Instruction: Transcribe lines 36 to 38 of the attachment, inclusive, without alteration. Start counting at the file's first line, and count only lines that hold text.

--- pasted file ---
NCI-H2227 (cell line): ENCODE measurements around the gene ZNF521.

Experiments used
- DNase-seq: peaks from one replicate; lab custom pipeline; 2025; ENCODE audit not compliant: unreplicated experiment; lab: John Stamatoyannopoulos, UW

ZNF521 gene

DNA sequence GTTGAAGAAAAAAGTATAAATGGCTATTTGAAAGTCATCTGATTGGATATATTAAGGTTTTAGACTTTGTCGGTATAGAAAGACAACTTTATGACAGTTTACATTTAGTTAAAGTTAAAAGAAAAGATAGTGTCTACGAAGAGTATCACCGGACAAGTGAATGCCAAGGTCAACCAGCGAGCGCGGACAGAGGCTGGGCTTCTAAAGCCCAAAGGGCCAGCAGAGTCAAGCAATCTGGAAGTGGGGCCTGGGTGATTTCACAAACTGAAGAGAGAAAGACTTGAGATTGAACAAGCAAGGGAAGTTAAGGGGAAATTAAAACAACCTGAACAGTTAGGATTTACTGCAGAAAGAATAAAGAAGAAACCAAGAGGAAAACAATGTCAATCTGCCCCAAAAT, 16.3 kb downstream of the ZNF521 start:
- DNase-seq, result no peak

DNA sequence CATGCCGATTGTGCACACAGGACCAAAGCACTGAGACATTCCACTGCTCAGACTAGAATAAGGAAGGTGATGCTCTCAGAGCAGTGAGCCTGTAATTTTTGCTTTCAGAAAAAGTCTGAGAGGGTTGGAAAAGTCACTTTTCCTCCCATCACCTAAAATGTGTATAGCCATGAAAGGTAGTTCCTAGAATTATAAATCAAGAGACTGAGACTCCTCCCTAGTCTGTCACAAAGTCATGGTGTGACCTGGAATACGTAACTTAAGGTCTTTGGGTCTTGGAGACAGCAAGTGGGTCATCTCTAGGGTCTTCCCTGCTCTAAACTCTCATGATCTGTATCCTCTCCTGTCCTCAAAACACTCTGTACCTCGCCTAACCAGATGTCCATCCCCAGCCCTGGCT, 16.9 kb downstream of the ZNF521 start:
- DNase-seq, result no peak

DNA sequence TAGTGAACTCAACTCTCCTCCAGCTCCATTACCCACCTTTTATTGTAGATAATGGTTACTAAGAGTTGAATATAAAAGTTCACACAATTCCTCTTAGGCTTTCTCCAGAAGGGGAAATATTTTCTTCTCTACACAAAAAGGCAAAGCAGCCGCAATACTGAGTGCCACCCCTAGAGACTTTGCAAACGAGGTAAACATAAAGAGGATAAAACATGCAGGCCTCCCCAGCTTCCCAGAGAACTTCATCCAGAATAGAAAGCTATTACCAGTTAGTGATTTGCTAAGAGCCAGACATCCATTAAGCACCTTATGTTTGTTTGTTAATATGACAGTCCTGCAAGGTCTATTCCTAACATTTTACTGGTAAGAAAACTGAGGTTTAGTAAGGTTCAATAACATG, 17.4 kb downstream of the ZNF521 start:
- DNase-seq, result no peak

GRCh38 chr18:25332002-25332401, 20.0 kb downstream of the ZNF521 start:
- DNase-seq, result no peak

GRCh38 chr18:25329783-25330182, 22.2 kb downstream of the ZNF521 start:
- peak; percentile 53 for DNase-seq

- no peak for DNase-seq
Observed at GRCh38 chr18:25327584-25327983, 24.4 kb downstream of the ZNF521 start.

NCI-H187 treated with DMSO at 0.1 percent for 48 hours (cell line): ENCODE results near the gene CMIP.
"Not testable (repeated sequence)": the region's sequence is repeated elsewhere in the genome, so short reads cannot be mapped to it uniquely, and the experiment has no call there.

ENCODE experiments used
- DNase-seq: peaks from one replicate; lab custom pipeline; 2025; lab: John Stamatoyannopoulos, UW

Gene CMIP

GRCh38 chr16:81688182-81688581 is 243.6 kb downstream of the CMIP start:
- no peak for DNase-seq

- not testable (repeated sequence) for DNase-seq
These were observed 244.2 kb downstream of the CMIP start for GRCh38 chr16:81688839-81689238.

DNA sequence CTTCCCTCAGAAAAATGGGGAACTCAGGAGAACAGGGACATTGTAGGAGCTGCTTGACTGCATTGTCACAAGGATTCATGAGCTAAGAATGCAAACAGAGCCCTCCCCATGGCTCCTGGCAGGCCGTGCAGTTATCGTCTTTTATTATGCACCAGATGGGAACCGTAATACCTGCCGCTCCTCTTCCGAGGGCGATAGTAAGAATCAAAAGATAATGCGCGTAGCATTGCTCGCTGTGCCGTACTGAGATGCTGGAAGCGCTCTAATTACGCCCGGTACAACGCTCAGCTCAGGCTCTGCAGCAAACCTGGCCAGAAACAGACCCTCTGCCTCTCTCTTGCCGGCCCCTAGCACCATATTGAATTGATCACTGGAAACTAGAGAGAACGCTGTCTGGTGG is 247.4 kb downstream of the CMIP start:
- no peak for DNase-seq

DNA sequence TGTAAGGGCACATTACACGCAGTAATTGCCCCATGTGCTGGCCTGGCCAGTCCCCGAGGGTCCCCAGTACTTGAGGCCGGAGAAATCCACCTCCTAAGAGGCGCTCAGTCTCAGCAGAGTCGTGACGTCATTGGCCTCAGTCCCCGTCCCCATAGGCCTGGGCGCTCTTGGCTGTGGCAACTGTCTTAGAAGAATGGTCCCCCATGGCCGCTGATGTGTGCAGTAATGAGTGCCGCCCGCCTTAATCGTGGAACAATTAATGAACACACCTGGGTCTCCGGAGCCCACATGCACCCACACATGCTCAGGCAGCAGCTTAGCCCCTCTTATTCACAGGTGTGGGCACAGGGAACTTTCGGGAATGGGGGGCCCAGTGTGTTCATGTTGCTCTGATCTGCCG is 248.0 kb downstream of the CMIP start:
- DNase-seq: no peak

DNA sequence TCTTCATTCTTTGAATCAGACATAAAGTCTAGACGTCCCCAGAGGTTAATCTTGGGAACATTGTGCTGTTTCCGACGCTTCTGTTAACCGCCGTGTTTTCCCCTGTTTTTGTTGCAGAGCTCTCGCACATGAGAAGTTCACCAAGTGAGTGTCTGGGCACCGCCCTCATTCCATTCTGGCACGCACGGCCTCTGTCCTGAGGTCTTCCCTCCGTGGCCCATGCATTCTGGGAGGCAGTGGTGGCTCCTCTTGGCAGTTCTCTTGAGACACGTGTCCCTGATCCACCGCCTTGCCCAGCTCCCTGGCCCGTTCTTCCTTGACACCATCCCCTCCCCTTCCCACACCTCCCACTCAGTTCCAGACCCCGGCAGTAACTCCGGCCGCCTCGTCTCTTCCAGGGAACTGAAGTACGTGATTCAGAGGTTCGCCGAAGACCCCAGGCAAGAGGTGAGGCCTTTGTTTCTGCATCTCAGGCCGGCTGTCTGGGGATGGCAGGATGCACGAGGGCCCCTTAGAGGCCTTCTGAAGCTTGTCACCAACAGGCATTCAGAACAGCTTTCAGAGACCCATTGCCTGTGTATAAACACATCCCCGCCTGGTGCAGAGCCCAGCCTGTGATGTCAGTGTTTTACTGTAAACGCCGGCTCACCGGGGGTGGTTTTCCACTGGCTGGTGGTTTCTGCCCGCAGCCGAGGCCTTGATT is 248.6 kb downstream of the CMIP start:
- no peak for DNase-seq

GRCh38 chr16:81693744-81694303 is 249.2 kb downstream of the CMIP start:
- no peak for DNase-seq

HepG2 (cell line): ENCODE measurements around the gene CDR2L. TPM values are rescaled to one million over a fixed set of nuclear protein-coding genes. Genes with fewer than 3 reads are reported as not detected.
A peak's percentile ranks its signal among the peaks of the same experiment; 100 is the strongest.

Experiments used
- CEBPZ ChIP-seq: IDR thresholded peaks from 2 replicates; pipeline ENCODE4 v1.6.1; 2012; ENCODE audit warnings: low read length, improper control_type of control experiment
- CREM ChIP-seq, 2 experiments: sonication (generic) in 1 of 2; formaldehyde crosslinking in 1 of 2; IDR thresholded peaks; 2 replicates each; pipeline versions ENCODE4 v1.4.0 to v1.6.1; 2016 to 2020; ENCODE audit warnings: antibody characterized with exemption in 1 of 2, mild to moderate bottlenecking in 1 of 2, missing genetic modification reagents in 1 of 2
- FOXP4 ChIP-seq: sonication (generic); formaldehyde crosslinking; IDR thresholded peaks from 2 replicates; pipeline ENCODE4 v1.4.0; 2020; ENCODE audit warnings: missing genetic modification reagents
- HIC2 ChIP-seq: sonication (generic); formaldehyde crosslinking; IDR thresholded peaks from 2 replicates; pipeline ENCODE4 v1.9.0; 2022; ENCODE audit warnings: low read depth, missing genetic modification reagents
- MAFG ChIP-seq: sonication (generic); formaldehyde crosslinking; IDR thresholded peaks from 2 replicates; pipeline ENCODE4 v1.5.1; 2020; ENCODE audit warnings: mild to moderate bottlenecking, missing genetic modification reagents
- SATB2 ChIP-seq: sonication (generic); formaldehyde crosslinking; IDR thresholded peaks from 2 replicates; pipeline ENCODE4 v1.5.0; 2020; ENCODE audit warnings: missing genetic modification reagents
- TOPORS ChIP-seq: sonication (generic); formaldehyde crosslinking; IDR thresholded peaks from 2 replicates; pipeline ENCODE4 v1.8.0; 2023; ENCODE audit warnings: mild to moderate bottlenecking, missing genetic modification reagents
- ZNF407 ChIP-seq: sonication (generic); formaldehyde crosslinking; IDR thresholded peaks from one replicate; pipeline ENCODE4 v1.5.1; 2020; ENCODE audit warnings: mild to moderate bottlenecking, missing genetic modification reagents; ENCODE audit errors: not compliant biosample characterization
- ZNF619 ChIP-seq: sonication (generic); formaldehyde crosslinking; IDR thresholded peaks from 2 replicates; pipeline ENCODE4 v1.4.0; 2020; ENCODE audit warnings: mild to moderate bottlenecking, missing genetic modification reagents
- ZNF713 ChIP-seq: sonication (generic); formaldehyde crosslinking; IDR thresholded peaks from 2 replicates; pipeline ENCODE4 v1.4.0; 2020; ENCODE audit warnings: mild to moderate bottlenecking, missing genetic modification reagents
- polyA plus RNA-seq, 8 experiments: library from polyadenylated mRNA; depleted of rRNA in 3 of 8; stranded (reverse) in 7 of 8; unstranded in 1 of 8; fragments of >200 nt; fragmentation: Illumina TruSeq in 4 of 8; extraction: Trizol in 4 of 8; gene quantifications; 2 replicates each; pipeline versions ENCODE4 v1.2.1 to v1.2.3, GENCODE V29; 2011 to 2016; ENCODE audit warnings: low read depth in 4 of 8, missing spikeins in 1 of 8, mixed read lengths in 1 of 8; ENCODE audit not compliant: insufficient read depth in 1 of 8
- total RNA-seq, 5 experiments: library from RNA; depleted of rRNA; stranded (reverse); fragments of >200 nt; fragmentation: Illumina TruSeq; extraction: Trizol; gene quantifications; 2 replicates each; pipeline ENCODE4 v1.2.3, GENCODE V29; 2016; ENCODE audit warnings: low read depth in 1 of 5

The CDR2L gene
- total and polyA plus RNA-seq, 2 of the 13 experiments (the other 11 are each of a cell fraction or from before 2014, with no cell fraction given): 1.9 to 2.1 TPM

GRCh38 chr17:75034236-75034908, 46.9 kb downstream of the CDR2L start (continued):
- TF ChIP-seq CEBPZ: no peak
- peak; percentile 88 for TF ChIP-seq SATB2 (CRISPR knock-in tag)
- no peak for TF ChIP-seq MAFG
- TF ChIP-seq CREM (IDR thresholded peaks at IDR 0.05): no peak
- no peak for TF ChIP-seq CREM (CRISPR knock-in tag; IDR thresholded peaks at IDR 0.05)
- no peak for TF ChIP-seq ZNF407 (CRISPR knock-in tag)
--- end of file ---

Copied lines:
Experiments used
- CEBPZ ChIP-seq: IDR thresholded peaks from 2 replicates; pipeline ENCODE4 v1.6.1; 2012; ENCODE audit warnings: low read length, improper control_type of control experiment
- CREM ChIP-seq, 2 experiments: sonication (generic) in 1 of 2; formaldehyde crosslinking in 1 of 2; IDR thresholded peaks; 2 replicates each; pipeline versions ENCODE4 v1.4.0 to v1.6.1; 2016 to 2020; ENCODE audit warnings: antibody characterized with exemption in 1 of 2, mild to moderate bottlenecking in 1 of 2, missing genetic modification reagents in 1 of 2